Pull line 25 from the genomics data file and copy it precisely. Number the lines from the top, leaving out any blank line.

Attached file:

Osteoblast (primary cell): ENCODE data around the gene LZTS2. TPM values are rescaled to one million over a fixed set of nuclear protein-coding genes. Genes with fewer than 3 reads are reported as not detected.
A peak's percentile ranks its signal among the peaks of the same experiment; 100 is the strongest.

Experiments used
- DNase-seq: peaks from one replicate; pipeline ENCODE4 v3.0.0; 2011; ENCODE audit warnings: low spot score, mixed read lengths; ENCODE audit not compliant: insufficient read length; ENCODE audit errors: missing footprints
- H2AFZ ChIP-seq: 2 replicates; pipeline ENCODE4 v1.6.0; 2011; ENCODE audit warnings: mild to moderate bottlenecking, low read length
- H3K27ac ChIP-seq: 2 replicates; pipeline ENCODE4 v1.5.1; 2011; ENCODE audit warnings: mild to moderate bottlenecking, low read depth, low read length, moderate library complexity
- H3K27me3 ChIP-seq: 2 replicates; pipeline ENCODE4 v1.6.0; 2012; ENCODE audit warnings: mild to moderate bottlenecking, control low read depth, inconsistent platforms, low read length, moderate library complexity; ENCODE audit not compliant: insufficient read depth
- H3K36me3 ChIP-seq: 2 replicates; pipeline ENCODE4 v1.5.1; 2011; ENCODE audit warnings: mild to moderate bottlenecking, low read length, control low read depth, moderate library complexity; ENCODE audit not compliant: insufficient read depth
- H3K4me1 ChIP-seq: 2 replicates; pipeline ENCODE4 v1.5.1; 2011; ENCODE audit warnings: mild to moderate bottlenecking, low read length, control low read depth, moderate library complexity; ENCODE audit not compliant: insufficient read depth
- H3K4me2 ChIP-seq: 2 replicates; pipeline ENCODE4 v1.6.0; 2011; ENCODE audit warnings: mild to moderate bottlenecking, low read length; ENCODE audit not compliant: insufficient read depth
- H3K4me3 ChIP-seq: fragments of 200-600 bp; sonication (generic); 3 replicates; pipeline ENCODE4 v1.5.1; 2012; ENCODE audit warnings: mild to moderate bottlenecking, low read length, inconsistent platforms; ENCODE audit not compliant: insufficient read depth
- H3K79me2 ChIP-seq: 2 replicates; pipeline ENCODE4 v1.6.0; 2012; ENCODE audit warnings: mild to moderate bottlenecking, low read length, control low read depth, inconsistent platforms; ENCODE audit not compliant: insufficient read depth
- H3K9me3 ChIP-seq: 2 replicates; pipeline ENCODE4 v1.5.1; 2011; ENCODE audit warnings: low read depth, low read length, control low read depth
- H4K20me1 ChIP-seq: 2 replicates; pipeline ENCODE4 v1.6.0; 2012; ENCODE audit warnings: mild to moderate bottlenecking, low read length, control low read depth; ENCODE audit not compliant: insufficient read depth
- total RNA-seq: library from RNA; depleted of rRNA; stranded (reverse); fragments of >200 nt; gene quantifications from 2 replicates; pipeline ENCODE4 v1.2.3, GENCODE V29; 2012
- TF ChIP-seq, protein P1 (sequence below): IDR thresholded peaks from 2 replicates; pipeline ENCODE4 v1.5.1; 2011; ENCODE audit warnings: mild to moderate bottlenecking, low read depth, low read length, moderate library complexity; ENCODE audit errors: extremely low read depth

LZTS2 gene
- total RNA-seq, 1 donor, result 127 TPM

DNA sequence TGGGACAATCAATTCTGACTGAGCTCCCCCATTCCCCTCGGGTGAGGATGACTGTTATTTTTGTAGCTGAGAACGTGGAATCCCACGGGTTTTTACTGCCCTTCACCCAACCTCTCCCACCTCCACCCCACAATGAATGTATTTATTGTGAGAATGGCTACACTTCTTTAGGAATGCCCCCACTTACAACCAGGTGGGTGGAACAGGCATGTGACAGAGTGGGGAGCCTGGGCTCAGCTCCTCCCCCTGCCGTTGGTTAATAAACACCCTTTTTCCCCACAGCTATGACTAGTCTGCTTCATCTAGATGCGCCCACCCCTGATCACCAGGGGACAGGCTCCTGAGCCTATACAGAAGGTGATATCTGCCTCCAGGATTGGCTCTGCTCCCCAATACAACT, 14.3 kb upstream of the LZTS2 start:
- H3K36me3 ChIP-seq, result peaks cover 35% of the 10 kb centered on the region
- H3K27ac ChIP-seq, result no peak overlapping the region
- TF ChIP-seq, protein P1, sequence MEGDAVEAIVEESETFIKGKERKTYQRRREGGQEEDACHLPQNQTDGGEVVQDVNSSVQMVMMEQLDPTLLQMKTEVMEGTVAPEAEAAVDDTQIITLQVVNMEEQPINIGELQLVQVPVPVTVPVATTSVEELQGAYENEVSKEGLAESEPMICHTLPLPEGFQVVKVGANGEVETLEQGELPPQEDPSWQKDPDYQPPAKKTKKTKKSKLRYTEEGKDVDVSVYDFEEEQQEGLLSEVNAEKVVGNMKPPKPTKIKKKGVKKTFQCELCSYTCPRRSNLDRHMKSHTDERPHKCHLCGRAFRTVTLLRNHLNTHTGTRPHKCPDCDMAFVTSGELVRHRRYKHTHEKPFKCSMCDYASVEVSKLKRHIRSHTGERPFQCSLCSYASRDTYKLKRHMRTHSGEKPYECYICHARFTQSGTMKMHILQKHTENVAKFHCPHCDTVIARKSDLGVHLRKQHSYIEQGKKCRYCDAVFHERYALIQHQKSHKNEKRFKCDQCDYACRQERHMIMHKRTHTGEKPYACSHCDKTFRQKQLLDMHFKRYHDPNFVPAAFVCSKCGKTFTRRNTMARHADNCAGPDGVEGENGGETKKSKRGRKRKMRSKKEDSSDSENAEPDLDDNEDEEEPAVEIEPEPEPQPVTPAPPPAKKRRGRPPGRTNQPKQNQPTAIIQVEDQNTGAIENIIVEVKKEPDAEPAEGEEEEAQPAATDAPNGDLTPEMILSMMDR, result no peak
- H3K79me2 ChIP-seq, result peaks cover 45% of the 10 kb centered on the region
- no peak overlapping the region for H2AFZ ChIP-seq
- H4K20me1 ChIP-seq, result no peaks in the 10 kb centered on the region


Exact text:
- H4K20me1 ChIP-seq, result no peaks in the 10 kb centered on the region